Country Introduction

Poland is a parliamentary republic of unitary territorial organisation (i.e. non-federal) with a growing role for self-governments. There are self-governmental authorities at the regional, county and local levels of public administration. But all legislative powers and a substantial proportion of the executive power emanates from the central state institutions.

The governmental agency responsible for the general coordination and standardisation of Polish physical planning is the Ministry of Infrastructure (MI). But responsibility for the national physical (or spatial) development policy and other planning forms at this level lies with the Government Centre for Strategic Studies (GCSS). Another planning-related authority at the central level is the Ministry of Environment (ME), responsible for so-called ‘protection plans’, prepared for the National and Landscape (regional) Parks. Those plans do not however belong to the category of spatial plans in the sense of the Physical Development Act. In terms of environmental issues surrounding the actual spatial plans, ME has certain guiding and control duties.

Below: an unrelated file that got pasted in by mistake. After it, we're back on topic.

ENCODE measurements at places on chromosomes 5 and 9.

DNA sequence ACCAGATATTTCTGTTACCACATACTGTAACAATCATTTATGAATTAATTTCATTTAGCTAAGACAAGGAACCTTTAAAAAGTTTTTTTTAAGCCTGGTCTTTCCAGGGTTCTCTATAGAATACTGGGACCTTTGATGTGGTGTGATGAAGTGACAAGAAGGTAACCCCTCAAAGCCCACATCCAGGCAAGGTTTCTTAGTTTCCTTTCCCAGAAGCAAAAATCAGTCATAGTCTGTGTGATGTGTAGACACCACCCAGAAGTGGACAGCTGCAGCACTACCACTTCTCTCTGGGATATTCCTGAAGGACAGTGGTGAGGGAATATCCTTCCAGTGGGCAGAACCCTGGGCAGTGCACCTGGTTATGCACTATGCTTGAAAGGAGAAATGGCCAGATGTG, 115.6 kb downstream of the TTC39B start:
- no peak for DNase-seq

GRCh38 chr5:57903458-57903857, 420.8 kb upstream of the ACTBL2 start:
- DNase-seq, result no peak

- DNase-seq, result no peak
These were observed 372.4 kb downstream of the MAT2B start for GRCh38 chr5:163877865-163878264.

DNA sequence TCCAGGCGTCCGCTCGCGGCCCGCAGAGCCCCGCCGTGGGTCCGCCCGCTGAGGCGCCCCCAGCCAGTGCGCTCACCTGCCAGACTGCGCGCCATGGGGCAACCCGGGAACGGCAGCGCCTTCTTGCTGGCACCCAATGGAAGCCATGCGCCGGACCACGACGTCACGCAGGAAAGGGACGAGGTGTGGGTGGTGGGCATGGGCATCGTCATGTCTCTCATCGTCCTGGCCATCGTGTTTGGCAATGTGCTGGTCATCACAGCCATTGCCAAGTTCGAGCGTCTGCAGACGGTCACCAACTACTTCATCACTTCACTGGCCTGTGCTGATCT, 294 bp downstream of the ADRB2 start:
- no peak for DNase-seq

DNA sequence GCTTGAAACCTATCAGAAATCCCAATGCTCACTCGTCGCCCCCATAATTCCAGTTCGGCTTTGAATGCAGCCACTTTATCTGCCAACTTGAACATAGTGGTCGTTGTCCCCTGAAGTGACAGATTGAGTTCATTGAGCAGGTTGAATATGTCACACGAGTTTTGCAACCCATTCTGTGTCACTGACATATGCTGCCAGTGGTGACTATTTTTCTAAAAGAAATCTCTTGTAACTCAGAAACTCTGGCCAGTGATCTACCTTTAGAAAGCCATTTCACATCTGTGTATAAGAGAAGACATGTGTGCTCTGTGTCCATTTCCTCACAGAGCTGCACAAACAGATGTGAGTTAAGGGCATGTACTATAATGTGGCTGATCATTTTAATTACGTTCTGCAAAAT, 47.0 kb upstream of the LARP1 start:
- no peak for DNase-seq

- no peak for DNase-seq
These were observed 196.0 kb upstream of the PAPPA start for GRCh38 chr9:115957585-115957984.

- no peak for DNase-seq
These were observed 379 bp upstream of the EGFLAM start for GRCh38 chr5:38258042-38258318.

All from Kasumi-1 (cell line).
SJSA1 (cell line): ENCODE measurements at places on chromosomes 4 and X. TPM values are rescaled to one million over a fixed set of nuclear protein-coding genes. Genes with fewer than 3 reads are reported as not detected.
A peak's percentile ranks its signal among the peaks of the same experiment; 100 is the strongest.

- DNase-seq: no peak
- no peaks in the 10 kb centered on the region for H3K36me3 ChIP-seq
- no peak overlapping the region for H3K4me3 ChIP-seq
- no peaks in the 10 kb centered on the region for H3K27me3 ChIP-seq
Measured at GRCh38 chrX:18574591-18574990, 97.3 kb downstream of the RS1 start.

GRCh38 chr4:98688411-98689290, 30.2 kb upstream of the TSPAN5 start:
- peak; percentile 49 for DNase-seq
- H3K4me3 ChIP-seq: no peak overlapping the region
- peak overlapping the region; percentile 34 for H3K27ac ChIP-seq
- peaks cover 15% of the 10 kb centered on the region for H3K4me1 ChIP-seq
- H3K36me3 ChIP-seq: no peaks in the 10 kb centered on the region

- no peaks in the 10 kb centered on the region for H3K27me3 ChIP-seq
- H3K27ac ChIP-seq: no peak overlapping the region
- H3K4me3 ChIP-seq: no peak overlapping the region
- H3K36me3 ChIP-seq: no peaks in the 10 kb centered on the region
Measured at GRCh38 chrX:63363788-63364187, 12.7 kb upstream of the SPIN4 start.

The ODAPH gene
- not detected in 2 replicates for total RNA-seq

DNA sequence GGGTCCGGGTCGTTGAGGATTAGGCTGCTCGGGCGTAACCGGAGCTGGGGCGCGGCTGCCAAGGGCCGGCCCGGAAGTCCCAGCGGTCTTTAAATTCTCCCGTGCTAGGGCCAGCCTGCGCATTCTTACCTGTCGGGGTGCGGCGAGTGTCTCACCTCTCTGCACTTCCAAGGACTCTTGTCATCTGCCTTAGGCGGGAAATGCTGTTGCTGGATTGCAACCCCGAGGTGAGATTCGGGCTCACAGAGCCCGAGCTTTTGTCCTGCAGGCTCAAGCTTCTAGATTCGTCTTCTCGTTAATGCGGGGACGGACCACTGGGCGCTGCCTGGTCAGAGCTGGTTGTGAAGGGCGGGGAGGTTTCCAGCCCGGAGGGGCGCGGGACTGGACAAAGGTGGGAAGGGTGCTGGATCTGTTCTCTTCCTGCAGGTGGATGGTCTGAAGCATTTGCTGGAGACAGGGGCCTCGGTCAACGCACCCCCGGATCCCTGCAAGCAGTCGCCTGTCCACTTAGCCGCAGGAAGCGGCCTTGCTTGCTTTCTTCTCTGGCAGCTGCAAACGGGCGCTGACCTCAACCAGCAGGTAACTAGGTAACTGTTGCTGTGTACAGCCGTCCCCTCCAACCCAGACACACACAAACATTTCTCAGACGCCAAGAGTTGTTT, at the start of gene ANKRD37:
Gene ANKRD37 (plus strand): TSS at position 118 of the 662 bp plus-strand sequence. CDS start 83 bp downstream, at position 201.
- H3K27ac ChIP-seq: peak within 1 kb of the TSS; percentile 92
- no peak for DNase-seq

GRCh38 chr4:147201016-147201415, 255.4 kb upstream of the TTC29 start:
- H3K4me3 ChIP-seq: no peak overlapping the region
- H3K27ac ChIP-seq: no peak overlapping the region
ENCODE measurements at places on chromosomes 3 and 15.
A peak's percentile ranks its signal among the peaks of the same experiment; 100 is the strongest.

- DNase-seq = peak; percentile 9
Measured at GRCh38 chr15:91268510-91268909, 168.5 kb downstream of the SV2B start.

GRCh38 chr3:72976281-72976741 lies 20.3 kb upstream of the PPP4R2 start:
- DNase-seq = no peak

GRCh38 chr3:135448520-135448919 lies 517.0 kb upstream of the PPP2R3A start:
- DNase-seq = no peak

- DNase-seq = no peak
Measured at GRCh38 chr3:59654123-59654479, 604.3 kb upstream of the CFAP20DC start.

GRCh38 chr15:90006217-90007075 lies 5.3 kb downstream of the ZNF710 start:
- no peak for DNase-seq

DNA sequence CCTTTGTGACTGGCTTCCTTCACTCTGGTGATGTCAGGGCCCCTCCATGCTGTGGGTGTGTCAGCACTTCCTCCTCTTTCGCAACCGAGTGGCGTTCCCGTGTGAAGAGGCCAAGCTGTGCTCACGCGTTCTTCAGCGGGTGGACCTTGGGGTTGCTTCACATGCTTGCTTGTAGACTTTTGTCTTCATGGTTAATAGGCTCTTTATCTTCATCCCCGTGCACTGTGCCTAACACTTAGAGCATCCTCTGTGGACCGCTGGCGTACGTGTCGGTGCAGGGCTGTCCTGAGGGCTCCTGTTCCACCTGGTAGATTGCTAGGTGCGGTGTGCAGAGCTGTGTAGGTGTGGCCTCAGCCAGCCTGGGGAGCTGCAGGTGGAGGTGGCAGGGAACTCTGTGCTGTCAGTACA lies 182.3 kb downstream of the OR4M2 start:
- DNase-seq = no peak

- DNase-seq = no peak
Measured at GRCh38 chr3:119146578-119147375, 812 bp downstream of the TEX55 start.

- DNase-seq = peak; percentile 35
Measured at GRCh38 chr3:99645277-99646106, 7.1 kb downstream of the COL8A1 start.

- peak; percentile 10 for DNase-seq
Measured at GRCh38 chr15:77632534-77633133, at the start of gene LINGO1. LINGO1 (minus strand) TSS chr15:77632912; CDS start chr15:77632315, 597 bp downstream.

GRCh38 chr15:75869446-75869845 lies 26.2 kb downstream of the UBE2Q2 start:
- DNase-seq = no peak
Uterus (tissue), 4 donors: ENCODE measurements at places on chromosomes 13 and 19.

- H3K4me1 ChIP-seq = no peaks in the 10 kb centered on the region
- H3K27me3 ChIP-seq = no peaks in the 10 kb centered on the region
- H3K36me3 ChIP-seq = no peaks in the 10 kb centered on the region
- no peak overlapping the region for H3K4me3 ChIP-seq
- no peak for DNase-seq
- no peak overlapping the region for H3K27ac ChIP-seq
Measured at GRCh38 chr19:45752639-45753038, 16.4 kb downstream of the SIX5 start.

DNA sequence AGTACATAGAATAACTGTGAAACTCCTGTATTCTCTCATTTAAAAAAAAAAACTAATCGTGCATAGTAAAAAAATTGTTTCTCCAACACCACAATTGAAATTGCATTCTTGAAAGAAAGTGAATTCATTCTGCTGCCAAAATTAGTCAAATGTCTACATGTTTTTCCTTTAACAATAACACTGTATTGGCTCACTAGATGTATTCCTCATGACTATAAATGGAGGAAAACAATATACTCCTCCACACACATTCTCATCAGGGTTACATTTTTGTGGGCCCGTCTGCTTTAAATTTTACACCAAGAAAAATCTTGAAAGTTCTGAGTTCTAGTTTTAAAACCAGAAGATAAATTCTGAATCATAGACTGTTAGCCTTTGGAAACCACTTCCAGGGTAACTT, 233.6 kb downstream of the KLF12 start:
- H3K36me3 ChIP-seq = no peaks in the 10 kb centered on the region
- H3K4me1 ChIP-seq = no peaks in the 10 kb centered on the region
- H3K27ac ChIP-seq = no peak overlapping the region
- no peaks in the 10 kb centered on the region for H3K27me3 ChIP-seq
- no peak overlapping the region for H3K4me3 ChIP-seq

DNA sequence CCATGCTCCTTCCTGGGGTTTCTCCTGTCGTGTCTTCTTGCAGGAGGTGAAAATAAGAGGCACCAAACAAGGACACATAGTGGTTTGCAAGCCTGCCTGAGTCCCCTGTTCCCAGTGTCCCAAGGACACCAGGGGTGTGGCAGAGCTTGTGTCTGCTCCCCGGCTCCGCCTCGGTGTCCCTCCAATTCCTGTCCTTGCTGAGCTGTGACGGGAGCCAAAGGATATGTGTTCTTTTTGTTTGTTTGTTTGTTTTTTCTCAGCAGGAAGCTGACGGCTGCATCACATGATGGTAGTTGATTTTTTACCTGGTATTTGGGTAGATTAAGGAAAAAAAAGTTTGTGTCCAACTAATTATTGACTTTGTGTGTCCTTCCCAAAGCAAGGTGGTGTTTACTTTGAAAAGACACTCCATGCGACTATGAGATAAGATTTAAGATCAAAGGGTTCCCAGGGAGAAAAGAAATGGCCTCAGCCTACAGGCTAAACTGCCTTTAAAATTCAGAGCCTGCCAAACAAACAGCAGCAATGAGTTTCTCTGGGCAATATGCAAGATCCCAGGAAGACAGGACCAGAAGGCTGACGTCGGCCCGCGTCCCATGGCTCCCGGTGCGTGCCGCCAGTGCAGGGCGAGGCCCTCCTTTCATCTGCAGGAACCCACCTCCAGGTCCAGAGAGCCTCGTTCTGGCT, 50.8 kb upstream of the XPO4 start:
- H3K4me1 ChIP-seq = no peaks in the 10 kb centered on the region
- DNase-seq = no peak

Key Literature 

Land Use and Development (25/06/2008) 

Polish regulatory framework and democratic rule of law standards
There is a widespread belief in Poland that the spatial planning system is not working well. In the opnion of, Hubert Izdebski, Aleksander Nelicki and Igor Zachariasz the fundamental reason for the bad situation is an incorrectly formulated regulatory framwork.

The goal of this research is: to ascertain the extent to which the making and applying of spatial planning law at local level in Poland meets democratic rule of law standards, and to ascertain any desired direction changes.


Relevant Websites (click on heading to go to website)

Sharing high quality knowledge and experience is a key ingredient in the shaping and determination of effective urban policy. The European Urban Knowledge Network’s primary aim is to connect European cities and facilitate the provision of knowledge at every level. The added value of exchanging urban expertise and stimulating co-operation within Europe is of great importance. It strengthens cities and enables them to make a sustained and powerful contribution to the economic, environmental and social success of Europe as a whole.

Through the EUKN, a sustainable and effective urban knowledge network has been created. The EUKN connects existing networks to offer multiple-level access and the sharing of knowledge. It does so by providing stakeholders and end users with high quality urban knowledge that is universally reliable, relevant and of practical use. By stimulating participation, collaboration and exchange. At the same time, the EUKN is more than just a knowledge network. It offers a range of associated support services to participants, and provide specific and practical assistance to National Focal Points. It organises conferences, meetings, seminars and exchange programmes for experts.

Republic of Poland 
Official website of the Polish government.